Over 12,000 reports of workplace sexual harassment are reported each year according to the Equal Employment Opportunity Commission. Most of the complaints are filed by women, although men can also fall victim to sexual harassment.
While isolated incidents involving crude remarks or teasing are not typically considered to be sexual harassment, the South Carolina Human Affairs Commission deems sexual harassment to be:
- Requests for sexual favors
- Unwelcomed sexual advances
- Verbal or and sexual harassment that creates a hostile work environment
If you have been the victim of sexual harassment in South Carolina, you have rights. An experienced South Carolina sexual harassment attorney evaluate your case and determine if you may have a valid claim of sexual harassment, and how to protect your rights.
Quid Pro Quo and Sexual Harassment in South Carolina
The term ‘quid pro quo’ refers to a type of sexual harassment in which your supervisor, client, or co-worker asks for sexual favors or makes a sexual advance in return for you receiving special treatment at your place of work. Usually, the person who makes these types of advances may threaten to discipline you in some way if you refuse. To prove a claim for quid pro quo, you have to show:
- The sexual harassment took place during working hour and not in a non-working social environment.
- The person who sexually harassed you threatened or promised to take any action that is related to your job.
- The person who sexually harassed you made the threat or promise has the authority to act on their threat or promise.
Filing a Lawsuit for Sexual Harassment in South Carolina
The first step you should take if you’ve been a victim of sexual harassment at work is to report what happened to your employer. If, after you’ve published the incident doesn’t have any effect on your situation, the South Carolina Human Affairs Law may offer you other options. For these alternatives to be available, you and your South Carolina sexual harassment attorney will need to file a lawsuit and do the following things:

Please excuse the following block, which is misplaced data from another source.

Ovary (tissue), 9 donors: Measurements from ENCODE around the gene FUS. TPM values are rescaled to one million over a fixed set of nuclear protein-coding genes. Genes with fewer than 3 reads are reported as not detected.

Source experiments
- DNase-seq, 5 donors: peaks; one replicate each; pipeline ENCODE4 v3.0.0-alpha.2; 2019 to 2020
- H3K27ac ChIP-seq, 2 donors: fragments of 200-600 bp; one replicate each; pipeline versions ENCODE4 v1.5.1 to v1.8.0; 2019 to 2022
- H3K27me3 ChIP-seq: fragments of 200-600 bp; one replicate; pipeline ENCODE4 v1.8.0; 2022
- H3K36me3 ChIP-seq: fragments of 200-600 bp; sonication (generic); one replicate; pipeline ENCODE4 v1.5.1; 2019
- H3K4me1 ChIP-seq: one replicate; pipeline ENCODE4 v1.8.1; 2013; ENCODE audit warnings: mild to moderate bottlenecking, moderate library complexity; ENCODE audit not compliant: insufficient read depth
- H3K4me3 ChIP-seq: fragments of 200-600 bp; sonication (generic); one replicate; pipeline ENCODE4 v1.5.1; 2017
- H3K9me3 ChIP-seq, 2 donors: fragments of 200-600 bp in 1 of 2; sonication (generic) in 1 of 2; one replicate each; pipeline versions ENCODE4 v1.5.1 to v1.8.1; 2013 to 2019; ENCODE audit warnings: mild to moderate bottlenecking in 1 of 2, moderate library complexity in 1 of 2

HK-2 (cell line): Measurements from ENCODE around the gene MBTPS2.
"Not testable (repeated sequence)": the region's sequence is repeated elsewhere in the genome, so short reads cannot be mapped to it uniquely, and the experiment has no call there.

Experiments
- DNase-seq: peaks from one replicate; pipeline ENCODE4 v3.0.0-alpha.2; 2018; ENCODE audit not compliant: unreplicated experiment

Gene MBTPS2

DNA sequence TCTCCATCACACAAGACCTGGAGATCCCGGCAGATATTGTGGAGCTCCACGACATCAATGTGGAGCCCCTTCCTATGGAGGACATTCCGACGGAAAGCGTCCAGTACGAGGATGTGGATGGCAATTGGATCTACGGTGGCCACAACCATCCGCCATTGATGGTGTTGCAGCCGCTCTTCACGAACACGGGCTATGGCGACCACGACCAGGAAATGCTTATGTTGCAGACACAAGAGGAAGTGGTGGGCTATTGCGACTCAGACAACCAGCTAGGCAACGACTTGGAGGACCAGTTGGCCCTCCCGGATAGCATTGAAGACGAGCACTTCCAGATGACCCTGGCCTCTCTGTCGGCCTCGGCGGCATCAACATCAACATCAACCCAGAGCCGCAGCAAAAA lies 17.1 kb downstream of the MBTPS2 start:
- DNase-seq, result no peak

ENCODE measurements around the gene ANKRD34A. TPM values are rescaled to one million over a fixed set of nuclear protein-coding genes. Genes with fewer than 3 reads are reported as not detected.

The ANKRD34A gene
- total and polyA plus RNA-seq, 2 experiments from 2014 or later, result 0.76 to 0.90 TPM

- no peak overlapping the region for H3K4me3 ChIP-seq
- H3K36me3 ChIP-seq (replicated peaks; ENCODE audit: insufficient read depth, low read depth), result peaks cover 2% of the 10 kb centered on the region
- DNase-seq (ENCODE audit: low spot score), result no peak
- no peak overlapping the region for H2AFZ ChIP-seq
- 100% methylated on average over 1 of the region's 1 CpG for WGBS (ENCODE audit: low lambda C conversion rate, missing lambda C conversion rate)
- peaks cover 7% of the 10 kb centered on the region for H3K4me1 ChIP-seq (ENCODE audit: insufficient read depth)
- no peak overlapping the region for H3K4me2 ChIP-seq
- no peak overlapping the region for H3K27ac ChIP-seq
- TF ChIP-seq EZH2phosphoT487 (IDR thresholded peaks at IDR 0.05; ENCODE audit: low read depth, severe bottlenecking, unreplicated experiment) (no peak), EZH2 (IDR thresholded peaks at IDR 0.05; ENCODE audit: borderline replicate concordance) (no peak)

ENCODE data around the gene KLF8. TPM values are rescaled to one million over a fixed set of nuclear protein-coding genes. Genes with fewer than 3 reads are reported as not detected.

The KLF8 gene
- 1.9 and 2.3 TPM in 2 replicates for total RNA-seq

- File a Complaint: Your South Carolina sexual harassment attorney and you will have to file a formal complaint with the Equal Employment Opportunity Commission (EEOC) or the South Carolina Human Affairs Commission (SCHAC) This complaint must be filed within 180 days of the sexual harassment incident to protect any rights you have to register in the South Carolina courts, or within 300 days to protect your rights in federal court.
- Participate in the Investigation: The agency you file your complaint with will open an investigation. They may review employment records, subpoena any documents, and interview any witnesses. You will need to cooperate with them in any way possible, but you should have a South Carolina sexual harassment attorney by your side while this process is going on.
- Attend A Hearing: The South Carolina Human Affairs Commission may decide to hold a hearing, and you may have to attend this hearing. The hearing will take place in front of a panel that will conclude your reported incident of sexual harassment.
- File a Lawsuit: If all your options have been exhausted, you have the right to file a lawsuit in a state or federal court. The lawsuit must be filed within 90 days from the receipt of your right to sue letter from the EEOC.
No one should have to endure sexual harassment in the workplace. If you believe you have been the victim of sexual harassment, you need the legal advice of the Greenville, South Carolina sexual harassment attorneys at the Briggs Law Firm. They will listen to your case and advise you of your rights. They will also help you take any necessary action to assist you in your South Carolina sexual harassment claim.